Mobile commerce retail sales are expected to account for about 28% of all e-commerce retail sales this year, and about 45% of all e-commerce sales by 2021, according to a Business Insider Intelligence report emailed to Retail Dive.
Consumers spend almost three hours each day accessing the internet from smartphones, and while 85% of that time is spent in-app versus mobile web browsing, only 51% of m-commerce purchase were made in-app, with 49% coming via mobile web, according to the report.
In-store retail sales are still growing — about 3.8% in the fourth quarter of 2017, and by as much as 4% two quarters earlier — but total e-commerce sales, including m-commerce, are growing about three- to four-times faster, according to the report.
Mobile commerce’s inevitable rise to dominance is no secret. Heading into the holidays a Trustlook survey suggested more people would be doing their holiday shopping via mobile, and that they felt more secure than ever about doing so.
Yet many companies operating commerce apps aren't investing as much in the mobile opportunity as they perhaps should be. The BI report quotes a finding from the BDO retail Compass Survey of CFOs last year that found only 38% of companies are planning to increase their mobile app investments even as m-commerce continues to grow sharply. Also, even fewer — 31% — plan to invest in optimization of their mobile web experiences.
The amount of investment doesn't tell the whole story, of course. Retailers also need make sure they are putting their money into the right places, innovating in areas that can help them generate sales or bring them closer to customers. Some retailers in fact are being pretty aggressive with how and where they are investing in mobile. Boxed recently announced new augmented reality and chatbot capabilities, for example, and several other retailers recently have embraced one or both of those technologies.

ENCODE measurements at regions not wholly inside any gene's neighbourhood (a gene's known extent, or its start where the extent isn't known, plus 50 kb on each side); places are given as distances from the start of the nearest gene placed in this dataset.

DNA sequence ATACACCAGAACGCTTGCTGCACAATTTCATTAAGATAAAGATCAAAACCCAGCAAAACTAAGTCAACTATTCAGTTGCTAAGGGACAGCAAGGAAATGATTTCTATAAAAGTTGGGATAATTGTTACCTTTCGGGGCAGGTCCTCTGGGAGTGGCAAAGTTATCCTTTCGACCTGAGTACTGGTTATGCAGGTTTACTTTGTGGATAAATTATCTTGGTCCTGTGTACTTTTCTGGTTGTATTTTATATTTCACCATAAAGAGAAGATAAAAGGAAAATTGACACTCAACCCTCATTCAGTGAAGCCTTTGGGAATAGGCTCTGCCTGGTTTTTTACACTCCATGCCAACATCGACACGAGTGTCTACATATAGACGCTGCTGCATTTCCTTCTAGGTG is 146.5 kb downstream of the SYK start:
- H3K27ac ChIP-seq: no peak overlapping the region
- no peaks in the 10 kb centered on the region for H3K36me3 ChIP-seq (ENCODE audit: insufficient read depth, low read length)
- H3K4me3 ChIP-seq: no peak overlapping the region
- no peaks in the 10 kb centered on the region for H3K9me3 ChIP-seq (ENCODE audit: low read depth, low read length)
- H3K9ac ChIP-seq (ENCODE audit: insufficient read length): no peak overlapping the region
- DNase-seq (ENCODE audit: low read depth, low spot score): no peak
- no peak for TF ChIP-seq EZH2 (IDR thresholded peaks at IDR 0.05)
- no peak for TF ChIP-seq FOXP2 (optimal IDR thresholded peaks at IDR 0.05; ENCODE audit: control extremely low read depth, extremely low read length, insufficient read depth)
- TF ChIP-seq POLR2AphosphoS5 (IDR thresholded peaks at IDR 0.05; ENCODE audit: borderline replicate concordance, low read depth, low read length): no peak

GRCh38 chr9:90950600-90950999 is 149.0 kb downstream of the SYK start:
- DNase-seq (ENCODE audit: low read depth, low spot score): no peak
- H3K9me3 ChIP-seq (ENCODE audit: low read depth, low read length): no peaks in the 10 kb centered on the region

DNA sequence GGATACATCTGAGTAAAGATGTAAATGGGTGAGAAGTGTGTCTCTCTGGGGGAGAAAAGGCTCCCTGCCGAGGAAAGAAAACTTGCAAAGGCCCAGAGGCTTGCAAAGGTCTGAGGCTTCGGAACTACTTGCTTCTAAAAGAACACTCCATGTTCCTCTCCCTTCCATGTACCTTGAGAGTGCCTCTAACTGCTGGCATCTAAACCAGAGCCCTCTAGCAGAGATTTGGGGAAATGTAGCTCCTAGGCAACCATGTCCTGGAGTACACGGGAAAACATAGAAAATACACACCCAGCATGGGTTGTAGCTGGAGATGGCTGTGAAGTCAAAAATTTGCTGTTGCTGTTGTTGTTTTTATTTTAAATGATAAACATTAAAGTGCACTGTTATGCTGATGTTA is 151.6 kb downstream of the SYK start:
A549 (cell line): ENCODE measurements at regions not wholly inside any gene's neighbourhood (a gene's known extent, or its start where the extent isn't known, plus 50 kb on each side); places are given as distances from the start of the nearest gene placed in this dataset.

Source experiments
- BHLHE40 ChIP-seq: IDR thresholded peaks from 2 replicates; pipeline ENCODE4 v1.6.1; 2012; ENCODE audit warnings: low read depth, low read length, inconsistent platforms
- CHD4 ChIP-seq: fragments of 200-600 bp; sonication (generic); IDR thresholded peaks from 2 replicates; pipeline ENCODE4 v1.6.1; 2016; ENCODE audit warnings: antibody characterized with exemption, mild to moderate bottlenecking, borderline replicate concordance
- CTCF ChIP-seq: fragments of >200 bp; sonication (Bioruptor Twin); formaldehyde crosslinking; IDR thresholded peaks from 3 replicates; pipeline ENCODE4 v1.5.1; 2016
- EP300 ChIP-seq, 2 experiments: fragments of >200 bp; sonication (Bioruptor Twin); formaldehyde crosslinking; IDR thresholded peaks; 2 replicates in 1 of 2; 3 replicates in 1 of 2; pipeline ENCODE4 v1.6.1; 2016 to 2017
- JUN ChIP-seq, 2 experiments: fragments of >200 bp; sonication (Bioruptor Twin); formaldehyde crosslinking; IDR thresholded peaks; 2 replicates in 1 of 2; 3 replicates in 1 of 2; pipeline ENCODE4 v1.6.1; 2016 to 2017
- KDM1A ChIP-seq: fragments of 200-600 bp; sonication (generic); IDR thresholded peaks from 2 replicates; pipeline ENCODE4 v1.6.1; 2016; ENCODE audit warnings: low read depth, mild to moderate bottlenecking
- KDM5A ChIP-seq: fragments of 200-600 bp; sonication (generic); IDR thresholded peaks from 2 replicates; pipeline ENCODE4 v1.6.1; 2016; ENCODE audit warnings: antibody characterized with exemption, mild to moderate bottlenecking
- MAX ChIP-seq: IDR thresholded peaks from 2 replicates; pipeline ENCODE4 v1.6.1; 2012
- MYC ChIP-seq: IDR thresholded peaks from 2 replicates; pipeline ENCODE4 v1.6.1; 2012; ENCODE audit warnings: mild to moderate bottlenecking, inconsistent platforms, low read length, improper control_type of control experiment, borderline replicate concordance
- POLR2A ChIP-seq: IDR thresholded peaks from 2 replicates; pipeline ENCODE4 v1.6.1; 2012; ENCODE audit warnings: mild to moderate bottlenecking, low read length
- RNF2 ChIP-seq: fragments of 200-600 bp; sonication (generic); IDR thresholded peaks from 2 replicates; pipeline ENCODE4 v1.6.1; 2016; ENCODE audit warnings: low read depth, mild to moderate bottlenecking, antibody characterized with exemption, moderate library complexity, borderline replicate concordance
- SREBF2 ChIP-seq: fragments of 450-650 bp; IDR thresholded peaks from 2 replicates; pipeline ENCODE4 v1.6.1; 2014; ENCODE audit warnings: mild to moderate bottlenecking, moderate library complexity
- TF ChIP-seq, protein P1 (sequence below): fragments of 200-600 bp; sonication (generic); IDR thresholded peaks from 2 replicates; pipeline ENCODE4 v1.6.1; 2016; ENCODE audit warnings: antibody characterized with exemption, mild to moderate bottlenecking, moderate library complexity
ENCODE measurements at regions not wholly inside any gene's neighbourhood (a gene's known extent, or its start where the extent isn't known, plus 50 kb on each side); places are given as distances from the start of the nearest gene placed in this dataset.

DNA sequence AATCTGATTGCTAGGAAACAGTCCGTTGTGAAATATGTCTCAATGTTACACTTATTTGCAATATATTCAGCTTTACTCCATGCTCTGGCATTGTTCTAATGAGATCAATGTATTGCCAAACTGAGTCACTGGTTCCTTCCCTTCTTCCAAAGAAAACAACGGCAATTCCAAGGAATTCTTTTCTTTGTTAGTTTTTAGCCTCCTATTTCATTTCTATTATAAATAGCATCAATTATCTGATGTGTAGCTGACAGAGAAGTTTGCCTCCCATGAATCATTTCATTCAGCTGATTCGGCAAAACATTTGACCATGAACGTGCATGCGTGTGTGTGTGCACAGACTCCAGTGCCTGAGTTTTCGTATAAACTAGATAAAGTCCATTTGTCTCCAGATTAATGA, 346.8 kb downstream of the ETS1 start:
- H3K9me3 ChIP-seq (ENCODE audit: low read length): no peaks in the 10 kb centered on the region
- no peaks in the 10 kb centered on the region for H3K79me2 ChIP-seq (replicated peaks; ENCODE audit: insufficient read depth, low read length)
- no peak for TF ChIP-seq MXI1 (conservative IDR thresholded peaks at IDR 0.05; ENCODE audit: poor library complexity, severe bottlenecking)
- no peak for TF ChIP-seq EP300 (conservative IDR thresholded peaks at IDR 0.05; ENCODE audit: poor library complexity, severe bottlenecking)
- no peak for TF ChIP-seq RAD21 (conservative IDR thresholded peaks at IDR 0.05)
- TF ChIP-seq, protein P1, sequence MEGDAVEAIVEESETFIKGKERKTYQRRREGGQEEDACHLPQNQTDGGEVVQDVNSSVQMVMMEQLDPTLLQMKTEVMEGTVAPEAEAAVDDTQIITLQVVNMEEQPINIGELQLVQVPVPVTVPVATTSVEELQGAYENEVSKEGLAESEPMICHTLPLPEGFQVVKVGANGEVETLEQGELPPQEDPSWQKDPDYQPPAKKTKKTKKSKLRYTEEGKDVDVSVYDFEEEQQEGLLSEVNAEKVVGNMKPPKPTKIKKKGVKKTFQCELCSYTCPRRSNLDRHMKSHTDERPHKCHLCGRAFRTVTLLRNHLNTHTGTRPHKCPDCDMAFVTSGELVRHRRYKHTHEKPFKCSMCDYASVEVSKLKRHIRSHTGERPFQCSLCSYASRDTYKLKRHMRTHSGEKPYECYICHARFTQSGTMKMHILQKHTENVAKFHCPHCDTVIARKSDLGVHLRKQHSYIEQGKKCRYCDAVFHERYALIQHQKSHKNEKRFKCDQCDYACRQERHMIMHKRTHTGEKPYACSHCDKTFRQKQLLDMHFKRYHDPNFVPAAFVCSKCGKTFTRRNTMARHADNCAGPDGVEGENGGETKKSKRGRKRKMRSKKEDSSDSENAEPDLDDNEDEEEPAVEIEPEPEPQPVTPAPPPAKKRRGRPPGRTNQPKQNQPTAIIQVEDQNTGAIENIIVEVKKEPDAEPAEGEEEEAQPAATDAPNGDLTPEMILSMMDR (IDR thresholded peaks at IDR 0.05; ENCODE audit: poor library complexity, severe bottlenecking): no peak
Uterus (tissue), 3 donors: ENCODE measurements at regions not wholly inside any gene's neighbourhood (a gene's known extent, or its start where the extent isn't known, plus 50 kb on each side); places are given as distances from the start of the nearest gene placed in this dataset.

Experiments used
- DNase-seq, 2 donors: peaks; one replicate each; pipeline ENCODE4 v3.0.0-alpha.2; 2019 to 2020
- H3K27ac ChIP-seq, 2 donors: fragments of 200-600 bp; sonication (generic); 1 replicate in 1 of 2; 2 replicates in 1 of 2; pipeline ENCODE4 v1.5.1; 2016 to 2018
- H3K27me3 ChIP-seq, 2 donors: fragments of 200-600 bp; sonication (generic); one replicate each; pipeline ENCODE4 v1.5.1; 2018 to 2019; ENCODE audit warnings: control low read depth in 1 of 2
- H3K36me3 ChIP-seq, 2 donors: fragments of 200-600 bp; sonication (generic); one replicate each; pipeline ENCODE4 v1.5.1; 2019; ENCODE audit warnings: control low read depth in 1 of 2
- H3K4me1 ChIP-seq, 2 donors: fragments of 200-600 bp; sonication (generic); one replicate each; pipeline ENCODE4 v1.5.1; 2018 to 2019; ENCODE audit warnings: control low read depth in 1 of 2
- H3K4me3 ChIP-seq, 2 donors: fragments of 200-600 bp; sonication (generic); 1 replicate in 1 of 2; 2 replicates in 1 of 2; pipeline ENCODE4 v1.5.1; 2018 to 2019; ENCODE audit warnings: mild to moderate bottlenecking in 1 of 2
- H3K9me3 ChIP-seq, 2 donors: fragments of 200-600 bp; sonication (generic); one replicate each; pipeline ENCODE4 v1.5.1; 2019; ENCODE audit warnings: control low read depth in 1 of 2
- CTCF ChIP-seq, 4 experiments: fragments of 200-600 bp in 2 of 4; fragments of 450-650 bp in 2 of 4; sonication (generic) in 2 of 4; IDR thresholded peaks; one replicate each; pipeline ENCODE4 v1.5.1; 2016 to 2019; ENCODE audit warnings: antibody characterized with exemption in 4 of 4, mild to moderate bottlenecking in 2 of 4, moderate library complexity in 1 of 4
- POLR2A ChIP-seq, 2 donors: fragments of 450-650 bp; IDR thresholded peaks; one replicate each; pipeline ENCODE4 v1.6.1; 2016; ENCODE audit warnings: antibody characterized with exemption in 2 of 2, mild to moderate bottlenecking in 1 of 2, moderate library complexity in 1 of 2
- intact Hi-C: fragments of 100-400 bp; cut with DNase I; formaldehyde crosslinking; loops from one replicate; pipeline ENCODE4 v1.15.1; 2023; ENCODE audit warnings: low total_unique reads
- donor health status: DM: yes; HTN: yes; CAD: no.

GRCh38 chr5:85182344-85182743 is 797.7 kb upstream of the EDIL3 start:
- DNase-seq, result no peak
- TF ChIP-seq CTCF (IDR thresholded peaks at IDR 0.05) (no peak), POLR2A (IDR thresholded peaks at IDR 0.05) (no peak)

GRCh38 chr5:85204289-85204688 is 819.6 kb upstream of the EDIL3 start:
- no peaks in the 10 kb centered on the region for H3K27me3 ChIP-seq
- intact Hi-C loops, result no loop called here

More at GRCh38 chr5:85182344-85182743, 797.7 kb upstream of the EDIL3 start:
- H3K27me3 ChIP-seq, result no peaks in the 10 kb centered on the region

There continues to be a lot of debate about where retailers should focus their mobile efforts — in their mobile apps or in mobile-friendly web sites and search. The increasingly clear answer is that they need to do both, and with traffic and purchasing activity increasingly going through mobile, they also need to feed both with increasing investment spent on projects that can truly help them grow revenue and retain customers. They also need to build apps and sites that are robust enough to handle a future in which mobile commerce and e-commerce truly are synonymous. We aren't there yet, but retailers should prepare for a mobile-focused future.